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Big Bang

merc headline Richard Allen Davis

Stories from 1996 the mainstream press couldn't resist blowing out of proportion.

By Michael Learmonth



LAST YEAR Americans told Congress to shut up and play nice, while Richard Allen Davis let us all feel ducky about the death penalty. It was also the year Tupac Shakur became a symbol when he became a statistic. And a little green croc in San Francisco captured our hearts before he was captured on the evening news. Remember these stories? Remember wondering why the media wouldn't let them go away?

Ethics Attack

THE YEAR BEGAN uneventfully enough. The election had long since become a mano-a-mano snooze-a-thon between Clinton and Dole. The pundits were busy trying to figure out how to make a story of it. Then, a bomb hit Barnes & Nobles in the form of an immediate bestseller called Primary Colors, a novel written anonymously that bore stunning resemblance to the inside dish on the Clinton-Bush contest of 1992.

The Washington press corps immediately decided that the perpetrator of the hottest book of the election season must have been, gasp, one of them. It was just too real. But, then, it was also much too well-written. Who could have been capable of this? Garry Trudeau? Mark Halprin? Sidney Blumenthal? No less than three Newsweek reporters made the suspect list. One of whom, Walter Shapiro, reflected the views of many of his colleagues when he said in his review of the book, "Words cannot describe how much I wish I had written it."

Finally, after many denials Newsweek reporter and former New York Magazine writer Joe Klein was fingered when the Washington Post obtained an early draft of the book and gave it to a handwriting analyst. Klein, a reporter for the nation's second-largest news digest, had lied to his editors, to his readers, to the nation. Then came the ethics hand-wringing. Nothing like a multimillion dollar book and movie deal to make the Washington press corps introspective. Earth to Washington press career-hounds: the rest of us could hardly care less.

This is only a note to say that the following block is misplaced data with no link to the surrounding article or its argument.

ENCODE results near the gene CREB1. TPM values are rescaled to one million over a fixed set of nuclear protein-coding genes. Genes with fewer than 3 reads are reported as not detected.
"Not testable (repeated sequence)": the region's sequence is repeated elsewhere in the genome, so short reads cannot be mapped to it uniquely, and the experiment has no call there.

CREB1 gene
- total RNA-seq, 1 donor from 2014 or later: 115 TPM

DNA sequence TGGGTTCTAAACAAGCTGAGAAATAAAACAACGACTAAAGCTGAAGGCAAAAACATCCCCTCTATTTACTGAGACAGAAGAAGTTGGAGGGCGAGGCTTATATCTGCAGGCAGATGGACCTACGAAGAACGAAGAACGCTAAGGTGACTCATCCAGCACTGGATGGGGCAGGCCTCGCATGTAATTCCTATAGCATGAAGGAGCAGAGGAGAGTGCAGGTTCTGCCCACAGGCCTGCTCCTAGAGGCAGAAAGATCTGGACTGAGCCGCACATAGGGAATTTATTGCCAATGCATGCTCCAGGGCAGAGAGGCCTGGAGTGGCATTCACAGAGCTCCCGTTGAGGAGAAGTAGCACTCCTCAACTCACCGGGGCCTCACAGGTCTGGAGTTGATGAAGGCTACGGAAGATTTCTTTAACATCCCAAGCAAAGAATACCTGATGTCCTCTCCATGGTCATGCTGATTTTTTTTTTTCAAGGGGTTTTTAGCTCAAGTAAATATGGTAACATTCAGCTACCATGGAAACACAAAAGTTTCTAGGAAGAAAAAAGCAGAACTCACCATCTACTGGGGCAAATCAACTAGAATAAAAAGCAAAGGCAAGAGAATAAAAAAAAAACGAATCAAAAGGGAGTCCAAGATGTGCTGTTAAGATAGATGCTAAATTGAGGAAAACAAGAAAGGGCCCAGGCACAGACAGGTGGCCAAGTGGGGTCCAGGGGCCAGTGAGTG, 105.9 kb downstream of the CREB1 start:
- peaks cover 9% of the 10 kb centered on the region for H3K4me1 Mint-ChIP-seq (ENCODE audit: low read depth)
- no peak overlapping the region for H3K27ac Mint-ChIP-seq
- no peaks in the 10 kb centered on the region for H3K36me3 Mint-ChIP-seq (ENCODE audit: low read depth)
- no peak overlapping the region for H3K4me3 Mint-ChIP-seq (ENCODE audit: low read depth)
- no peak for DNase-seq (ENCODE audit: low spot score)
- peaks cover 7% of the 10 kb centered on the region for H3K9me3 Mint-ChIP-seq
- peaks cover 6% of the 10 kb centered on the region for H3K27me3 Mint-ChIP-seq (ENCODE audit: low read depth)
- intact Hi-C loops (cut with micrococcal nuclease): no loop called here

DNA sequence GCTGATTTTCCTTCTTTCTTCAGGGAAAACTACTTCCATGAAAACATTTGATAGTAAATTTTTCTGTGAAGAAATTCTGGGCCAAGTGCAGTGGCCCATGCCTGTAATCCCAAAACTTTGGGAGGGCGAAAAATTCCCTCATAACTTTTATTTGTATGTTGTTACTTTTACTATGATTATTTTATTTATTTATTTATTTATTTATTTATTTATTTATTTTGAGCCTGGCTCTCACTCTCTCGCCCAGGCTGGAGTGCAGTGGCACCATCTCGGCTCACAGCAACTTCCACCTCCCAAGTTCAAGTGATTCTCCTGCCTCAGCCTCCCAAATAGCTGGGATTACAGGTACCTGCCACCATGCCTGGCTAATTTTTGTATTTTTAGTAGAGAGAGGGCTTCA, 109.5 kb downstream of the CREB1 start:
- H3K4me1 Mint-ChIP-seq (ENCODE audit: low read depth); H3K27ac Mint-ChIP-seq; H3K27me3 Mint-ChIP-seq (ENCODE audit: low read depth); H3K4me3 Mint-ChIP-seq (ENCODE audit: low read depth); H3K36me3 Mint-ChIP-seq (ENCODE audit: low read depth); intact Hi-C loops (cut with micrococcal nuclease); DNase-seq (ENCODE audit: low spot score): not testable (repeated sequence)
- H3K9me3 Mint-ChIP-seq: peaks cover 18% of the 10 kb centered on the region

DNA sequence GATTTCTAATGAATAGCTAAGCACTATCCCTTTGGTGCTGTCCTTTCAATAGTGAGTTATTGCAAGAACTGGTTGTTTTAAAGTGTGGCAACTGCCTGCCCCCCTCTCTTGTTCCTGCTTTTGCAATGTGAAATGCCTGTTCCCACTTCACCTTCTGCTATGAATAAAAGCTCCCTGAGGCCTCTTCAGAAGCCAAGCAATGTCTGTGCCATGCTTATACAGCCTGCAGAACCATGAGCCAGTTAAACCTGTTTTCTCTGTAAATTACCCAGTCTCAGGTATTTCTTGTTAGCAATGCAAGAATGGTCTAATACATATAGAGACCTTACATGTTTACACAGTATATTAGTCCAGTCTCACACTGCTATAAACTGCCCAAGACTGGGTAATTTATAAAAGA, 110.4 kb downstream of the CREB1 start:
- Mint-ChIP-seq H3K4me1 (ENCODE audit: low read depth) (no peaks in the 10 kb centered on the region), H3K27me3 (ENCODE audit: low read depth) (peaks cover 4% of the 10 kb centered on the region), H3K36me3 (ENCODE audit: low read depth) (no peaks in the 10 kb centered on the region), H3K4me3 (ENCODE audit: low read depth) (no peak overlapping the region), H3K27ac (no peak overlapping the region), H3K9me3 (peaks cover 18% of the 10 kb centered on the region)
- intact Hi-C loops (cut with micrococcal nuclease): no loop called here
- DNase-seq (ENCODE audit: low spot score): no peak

Richard Allen Davis

THE LOCAL PRESS CORPS could hardly believe its good fortune when the trial of death-penalty poster- boy Richard Allen Davis was moved from Santa Rosa to San Jose. Judge Thomas Hastings wisely banned cameras from the courtroom to avoid a media frenzy on the scale of the Simpson trial. But that didn't stop the daily reports from the courthouse steps. And it didn't stop "the gesture" from making the front page of all the local dailies. Remember him as the killer who elected a governor. A one-man argument for "three strikes." If top cop Dan Lundgren makes it to the governor's mansion, he'll have the media-savvy Davis to thank. That sicko's front-page antics on the day of his conviction will be worth 1,000 Dennis Perons when the attorney general hits the campaign trail. Having thrown both state houses solidly to the Democrats last November, it seems likely Lundgren will surf into Sacramento on two of California's most reliable voting patterns: ticket-splitting and crime phobia.

Croc Attack

BUT JUST WHEN EDITORS and news directors were running out of "brights" to balance our daily appetite for Davis updates, a crocodile was spotted in the Presidio's Mountain Lake on July 24. Brights are those uplifting little stories every newspaper and television newscast has. So essential are they to news culture, the Associated Press tests would-be reporters on their skill in writing these quick-and-happy stories. Call the Presidio Croc the bright of the year. Every day San Francisco's Nessie was at large was a great day to be a producer or an editor. So determined were the local papers to keep Nessie in the news, the Chron imported a gator expert from the Everglades. William Randolph Hearst cracked a smile in his grave when Examiner editor Phil Bronstein tromped around the water's edge in a wetsuit. The first week, it was funny. Then it became a little silly, but that was the point. Ten weeks later, amid fears of disappearing swans, the little bugger was lured out of his lair by a two-dollar piece of meat. All right, everyone, on three: awwww.

Tupac Shock

THE DEATH OF Tupac Shakur in a hospital in Las Vegas gave the press another opportunity to skewer a boogeyman that's been bugging them for ten years--gangsta rap. Tupac's story was irresistibly poetic. And there were few signs of resistance at the Merc, which jumped at the opportunity to make a point about music's connection to violence. Merc columnist Angelo Figueroa even turned out a sanctimonious rap of his own: "He was a modern-day beatnik with a pistol in his mike/ promoting a lifestyle I strongly dislike"...you get the picture. The reality, to the great consternation of moralists and columnists alike, is that Tupac was neither victim nor villain. He was self-obsessed. He spoke out of both sides of his mouth on violence to suit the moment, and simply filled the niche that millions of moneyed record consumers gave him.

Civil Drivel

BUT THIS WAS ALSO the year that the pundits broadened their search for America's malaise from rap lyrics and violence on television to something far more broad and less disputable: a national erosion of civility. Regaining the country's lost "civility" became a cause célèbre for everyone from Ellen Goodman to Rush Limbaugh. The obsession trickled into the elections, with Clinton and Dole both jumping on the civility bandwagon, seemingly competing in the debates for Mr. Congeniality instead of Mr. President. Clinton obsessively praised Dole's war record. Dole cracked self-effacing jokes.